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Thursday, 30 November 2006
Autumnal thoughts
Topic: urban issues

The other war is almost over.

I mean the little but very dirty War on Deciduousness.

All over town, battalions of fighters have been deployed in defense of the precious American lawn, which for weeks has been under assault by falling leaves.

The leaves, you see, hate everything we stand for – our way of life.

They think nothing of doing violence to all that Chemlawn hath wrought. Every gently tumbling leaf is actually an attempt to smother the pure, deep monocultures that surround our homes, dominate our campuses and office parks, embellish our Big Box shoppotopias, and pour “non-point” pollution into our waterways. And so the leaves, though they're a key feature of varied ecosystems at this latitude, must go.

And in fossil-fool America, they, like everything else, must go with maximum noise. All spring and summer, crews of laborers, long ago pushed out of the factories into this new “green,” low-paid job sector, drove the powermowers and spraying rigs and handled the weed-whackers seemingly to drive you out of your mind. But they, or at least their employers, were on a mission - to the golf-course aesthetic to Everyman and Everywoman. (Not to mention Everychild, who will carry the burden of chemical residues far into his or her medical future.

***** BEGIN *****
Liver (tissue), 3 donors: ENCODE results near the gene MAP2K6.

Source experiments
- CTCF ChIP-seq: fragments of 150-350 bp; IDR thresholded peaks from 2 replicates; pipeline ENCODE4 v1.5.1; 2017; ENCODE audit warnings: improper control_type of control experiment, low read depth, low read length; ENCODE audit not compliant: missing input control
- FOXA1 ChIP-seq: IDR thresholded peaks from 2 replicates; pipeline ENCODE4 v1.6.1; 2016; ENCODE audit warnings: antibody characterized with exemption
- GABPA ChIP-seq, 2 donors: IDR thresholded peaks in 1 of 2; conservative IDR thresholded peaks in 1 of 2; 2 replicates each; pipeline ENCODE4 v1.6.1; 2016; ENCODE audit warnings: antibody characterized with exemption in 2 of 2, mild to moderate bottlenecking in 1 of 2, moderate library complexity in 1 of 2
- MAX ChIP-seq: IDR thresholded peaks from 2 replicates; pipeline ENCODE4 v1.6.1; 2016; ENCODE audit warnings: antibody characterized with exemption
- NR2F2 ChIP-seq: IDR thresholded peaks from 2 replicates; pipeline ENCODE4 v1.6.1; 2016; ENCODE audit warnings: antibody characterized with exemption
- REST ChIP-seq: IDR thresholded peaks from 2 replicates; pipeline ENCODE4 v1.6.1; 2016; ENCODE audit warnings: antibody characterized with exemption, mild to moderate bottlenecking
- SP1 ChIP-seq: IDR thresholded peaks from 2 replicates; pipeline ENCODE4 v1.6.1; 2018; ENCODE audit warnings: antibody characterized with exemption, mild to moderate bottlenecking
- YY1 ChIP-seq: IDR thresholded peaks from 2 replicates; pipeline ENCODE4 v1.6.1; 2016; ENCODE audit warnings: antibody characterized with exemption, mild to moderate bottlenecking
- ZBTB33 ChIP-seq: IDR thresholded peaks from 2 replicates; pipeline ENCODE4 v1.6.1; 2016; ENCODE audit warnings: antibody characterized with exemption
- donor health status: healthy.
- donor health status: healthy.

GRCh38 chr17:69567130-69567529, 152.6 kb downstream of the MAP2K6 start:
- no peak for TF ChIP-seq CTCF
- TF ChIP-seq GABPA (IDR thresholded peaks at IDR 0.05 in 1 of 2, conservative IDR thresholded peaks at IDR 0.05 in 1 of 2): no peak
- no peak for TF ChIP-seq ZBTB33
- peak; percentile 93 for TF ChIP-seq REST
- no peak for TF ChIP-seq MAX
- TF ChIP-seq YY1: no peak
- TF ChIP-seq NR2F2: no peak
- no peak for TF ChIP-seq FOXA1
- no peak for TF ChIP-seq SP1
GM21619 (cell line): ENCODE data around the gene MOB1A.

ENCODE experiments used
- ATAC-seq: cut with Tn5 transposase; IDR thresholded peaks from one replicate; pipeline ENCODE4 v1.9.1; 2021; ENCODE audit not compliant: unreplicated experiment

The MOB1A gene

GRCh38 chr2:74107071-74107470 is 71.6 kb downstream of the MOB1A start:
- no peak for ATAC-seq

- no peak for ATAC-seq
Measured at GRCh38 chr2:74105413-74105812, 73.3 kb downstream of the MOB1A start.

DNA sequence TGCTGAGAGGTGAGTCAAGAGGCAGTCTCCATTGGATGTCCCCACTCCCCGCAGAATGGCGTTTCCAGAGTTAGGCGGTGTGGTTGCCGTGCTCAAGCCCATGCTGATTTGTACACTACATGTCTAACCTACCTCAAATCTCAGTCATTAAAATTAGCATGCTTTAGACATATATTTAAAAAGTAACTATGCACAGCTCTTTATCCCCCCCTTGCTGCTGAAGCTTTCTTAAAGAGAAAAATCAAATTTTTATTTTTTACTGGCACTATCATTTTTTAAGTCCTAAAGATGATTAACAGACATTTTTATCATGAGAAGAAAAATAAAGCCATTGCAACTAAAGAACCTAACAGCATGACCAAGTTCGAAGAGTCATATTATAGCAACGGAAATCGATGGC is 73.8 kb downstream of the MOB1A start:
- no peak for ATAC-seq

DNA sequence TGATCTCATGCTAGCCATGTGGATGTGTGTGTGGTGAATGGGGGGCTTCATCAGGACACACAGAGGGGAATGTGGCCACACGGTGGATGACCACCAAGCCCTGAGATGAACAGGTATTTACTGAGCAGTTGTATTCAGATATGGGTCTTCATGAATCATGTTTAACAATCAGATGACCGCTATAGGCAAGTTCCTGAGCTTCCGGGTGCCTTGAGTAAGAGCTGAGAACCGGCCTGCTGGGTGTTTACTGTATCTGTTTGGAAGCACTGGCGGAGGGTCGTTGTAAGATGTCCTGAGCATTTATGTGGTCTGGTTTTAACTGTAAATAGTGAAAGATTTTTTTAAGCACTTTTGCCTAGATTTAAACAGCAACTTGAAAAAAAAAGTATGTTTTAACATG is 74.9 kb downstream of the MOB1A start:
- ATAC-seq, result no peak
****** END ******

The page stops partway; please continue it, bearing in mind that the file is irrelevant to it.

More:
Then the trucks and payloaders and leaf-blowers, along with the occasional leaf vacuum big as a hay baler, became an occupying force. But now as fall winds down, the machine brigades are almost done – they've removed almost all the maple, linden, oak, and sycamore leaves to a Better Place (dump), where someday a neighbor may retrieve a tiny portion of the compost and truck it back to apply to a lawn or garden.

And thus, with another heaping helping of fuel, the biological material will make another costly trip, this time back to its roots, ultimately to do what should come naturally: decompose and enrich the soil.

The next time you hear somebody say “urban forest” - after you get done laughing - consider how odd is our transformation of a highly localized bio-cycle into a deafening microcosm of global trade. I mean, couldn’t the leaves and twigs be composted where they fall, or pretty close to it?

Which is another way of asking: Couldn’t we ditch our lawns and make our urban environment a lot more like the sustainable woodlands we have largely destroyed?

I know that sounds un-American. But considering the nation's recent accomplishments, maybe that's what we must be. 

Posted by jackbradiganspula at 02:22 EST
Updated: Thursday, 30 November 2006 12:21 EST
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Saturday, 18 November 2006
After all, what are we, barbarians?
Topic: politics